Tips For Getting a Job in the Cannabis Industry

If you’ve been paying attention to the internet (or reading a newspaper like some kind of animal!), then you know that the cannabis industry is worth a pretty penny……a lot of them. And that makes getting a job in the market really attractive.

Unforgetting a job in the cannabis industrytunately, this attraction also leaves the market highly competitive: it’s hard to get through the door because so many other people are elbowing and pushing their way inside.

So, how do you be one with Mary Jane? How do you become part of a movement that you feel so passionate about?

Tips For Getting a Job in the Cannabis Industry

Learn about it: Cannabis is an extraordinarily rich herb, with a lengthy and important history and numerous benefits. If you enjoy marijuana merely for the high, you’re human – yes – but you may not be industry material. So, learn as much as you can – embrace the knowledge with a thirst and a passion. That’s what the industry is all about, after all.

Know the laws: Without one Federal law blanketing the lands, the legalities of marijuana change when you cross state lines: you can light up south of the “Welcome to Colorful Colorado” sign, but continue north and you’re in Wyoming. But the laws aren’t just different between legal and nonlegal states, they’re different everywhere. For instance, Washington laws are different from those in Alaska.

If you’ve worked in legal state, don’t assume everything you know will translate – learn the laws of the land you’re in

And, what’s more, pay attention to what’s coming down the pike: there’s always something new on the ballot.

Be prepared for bullheaded banking: If you have the financial backing to break in – you can open a dispensary because you had the foresight to invest in Snapchat, for instance – then the process is more direct; you put your money where the weed is. But, what about us normal peons without the capital to capitalize on the industry?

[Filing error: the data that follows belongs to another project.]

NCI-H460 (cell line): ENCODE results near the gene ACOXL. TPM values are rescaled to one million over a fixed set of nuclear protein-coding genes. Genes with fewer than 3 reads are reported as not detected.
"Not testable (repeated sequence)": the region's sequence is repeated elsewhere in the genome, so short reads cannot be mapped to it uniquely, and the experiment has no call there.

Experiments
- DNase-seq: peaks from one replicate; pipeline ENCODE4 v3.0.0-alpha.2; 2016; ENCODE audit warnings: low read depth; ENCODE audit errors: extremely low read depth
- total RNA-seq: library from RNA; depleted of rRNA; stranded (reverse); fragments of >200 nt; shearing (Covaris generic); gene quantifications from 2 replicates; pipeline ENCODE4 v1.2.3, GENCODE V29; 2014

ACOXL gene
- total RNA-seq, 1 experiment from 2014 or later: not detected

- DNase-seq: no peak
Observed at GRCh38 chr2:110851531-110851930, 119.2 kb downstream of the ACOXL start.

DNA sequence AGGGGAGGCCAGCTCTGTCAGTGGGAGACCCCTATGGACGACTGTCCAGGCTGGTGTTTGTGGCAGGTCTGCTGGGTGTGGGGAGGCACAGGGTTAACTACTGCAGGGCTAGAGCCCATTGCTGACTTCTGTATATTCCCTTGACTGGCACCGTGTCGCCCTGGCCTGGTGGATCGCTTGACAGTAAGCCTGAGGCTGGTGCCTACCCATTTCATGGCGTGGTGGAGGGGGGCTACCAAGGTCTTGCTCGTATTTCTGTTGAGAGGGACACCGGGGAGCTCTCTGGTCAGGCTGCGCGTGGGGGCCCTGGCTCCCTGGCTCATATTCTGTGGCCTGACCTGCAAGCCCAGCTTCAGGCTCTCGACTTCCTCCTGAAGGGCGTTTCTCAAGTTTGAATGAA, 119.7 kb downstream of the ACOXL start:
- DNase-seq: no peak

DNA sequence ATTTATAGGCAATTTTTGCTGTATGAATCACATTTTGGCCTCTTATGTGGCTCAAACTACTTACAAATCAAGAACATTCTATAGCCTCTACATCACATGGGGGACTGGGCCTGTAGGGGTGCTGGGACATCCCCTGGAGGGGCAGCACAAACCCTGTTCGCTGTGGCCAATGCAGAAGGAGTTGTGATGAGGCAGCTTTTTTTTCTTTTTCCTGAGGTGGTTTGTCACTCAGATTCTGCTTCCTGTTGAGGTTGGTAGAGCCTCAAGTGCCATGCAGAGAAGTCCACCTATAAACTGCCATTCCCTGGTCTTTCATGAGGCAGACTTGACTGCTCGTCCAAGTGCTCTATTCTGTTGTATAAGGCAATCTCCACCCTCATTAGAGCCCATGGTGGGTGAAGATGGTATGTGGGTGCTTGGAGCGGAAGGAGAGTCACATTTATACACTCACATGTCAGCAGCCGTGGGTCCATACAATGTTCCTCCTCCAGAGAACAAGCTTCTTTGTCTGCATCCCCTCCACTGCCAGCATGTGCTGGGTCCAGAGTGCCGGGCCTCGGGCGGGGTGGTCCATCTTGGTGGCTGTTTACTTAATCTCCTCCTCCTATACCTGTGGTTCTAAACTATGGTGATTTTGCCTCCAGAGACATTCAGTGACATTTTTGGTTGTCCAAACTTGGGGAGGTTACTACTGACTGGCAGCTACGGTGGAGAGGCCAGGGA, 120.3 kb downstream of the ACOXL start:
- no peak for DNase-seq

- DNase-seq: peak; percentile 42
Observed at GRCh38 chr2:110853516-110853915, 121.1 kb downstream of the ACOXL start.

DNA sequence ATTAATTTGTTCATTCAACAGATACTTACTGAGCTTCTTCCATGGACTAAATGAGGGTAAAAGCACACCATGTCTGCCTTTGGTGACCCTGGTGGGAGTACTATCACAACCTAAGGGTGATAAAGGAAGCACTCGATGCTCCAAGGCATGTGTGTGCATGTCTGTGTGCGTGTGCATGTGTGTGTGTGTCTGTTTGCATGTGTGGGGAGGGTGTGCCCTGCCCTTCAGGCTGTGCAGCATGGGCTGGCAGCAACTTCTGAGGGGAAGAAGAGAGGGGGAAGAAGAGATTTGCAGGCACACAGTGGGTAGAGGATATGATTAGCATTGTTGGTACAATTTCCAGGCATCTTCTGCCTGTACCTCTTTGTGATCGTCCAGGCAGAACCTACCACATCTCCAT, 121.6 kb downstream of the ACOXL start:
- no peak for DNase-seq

Because cannabis remains illegal by Uncle Sam’s ridiculously high standards, banks aren’t willing to lend to those involved in cannabis. That doesn’t mean you’re up the creek without a paddle, but it does means you need to get creative in your currency. Private investors are a good way to go. Many are willing to back you, especially if you can show that it’ll be worth their while. And, if the industry keeps doing what it’s doing, it will.

Play the part: Before you go looking for marijuana investors, be sure you play the part of the eager entrepreneur. Cannabis is no longer viewed as a plant only consumed and adored by potheads – it’s used by all sorts of people from all walks of life.

Convey that you’re serious about cannabis

And, of course, convey that you’re serious about helping any potential investors earn a hearty return.

Be involved for the right reasons: Yes, marijuana is one heck of a lucrative leaf, but being part of the industry takes a lot of time and heart; if you’re otips for getting a job in the cannabis industrynly in it to make money, it’ll be easy to grow discouraged. You won’t necessarily fail – people make money in passionless industries all the time (getting rich off things like paper or flatware) – but you won’t have nearly as much fun. And you might resent the long hours and the hard work.